Being a writer I often find myself searching for alternative words to use. There are only so many times that you can use the same word, before the mind starts to focus on the overuse of a word, rather than on the content. This can impair the readers experience.
So what is the solution? You can reach for a thesaurus as well as enlist the help of your friends and family. Another option is to play the word search game. So how does the game work?
You throw a ball at the next person in the circle, and get them to suggest an alternative word with a similar meaning. For example: good, excellent, and fantastic. Fun certainly does raise the energy of the room, and makes you feel more inspired!
Research shows that being in a fun environment accelerates learning.
I played the word search game recently when my mum came to stay over. By the end of the night, I had an impressive list of words to add to my vocabulary. It was certainly more enjoyable than just having the thesaurus for company!
My favorite part of writing a novel is creating the dialogue. I think that dialogue is certainly a skill in itself, and in my opinion no matter how realistic it is, it can be ruined by the over use of she said.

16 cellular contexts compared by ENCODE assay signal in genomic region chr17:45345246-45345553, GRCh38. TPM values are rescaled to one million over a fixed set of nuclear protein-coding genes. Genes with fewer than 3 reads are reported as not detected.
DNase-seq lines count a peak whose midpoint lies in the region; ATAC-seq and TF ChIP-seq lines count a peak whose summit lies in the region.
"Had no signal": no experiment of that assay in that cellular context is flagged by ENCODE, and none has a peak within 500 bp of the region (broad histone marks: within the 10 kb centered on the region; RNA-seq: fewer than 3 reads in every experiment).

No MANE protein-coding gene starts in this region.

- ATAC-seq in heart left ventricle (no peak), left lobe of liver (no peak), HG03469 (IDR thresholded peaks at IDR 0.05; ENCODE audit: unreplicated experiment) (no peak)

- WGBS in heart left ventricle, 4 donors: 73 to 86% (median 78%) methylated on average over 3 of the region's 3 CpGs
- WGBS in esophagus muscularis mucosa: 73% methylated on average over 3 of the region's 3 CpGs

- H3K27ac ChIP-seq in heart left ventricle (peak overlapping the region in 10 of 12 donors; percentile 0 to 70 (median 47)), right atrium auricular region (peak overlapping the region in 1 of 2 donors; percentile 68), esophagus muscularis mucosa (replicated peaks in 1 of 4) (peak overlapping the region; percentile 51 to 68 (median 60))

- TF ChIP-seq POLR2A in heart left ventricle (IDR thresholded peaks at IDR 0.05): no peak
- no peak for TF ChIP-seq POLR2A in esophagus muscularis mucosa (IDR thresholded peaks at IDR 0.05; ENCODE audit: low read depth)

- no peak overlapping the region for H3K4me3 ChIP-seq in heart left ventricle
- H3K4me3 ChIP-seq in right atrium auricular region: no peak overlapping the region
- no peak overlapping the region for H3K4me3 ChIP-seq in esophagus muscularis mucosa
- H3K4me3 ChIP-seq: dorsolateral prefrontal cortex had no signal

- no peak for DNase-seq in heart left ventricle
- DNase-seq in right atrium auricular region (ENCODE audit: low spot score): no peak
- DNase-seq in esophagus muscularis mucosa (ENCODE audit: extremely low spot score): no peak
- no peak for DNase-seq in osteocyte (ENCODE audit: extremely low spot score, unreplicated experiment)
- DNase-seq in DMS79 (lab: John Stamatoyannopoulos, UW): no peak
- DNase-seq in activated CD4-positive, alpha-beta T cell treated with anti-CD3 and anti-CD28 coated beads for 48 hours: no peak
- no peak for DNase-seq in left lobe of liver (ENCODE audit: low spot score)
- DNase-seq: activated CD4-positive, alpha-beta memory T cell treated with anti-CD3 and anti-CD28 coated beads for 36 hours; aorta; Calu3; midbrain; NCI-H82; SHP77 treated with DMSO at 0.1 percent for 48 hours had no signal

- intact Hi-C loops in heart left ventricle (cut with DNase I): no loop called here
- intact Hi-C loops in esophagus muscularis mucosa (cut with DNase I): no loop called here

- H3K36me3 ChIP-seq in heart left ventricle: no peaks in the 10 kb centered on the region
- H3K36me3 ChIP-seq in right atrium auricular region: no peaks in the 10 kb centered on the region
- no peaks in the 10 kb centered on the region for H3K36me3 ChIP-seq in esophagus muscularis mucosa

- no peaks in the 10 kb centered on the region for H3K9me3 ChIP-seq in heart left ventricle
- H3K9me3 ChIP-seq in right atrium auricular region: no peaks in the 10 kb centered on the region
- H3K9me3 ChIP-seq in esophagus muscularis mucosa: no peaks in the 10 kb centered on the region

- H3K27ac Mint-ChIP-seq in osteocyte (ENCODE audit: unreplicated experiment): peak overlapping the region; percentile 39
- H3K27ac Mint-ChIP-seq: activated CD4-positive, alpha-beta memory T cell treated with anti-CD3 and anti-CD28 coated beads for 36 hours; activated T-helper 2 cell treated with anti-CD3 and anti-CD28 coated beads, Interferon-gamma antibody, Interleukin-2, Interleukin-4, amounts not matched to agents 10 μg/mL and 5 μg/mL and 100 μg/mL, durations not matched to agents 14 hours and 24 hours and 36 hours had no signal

Try substituting she said with she replied, retorted, explained, suggested, and offered. There are thousands of alternative words that you can use, and it can be good fun to experiment with them.
Variety is the spice of life
If you are in the process of writing a novel you will have discovered that there is a lot of movement in it. In other words, your characters are not normally going to stay in the same room throughout the whole novel. Even if they do, then it’s very unlikely that they are going to be stood in the same place from start to finish.
It’s crucial that you let the reader know what your characters are doing otherwise the book can become quite stationary. They will think that they have blinked and missed something, when they notice that their character is not still sat on the bed but looking out of the window. The secret is to fill in the gaps of how your characters got to the other side of the room. Did they run? Did they skip? This finer detail can help your readers mentally walk through the scene.
When I first started to write when I was seven years young, my vocabulary was quite limited, and extended to walk and run. In fact, it was probably still the same up until about ten years ago. Using the word she walked, or she ran throughout the content can also become quite repetitive -so try varying your use of words! For example, try she wandered or she sped. The speed that your character is walking will determine your choice.
The great thing about language is that there are so many fantastic words that you can choose from, so why limit yourself? The following are some alternatives to walking and running:
Walking slowly: inched, wandered.
Walking quickly: sprinted, flew, sped, raced.
Happily: skipped, galloped, ambled, hopped.
Quietly: inched, crept, tiptoed.
Can you think of any others?
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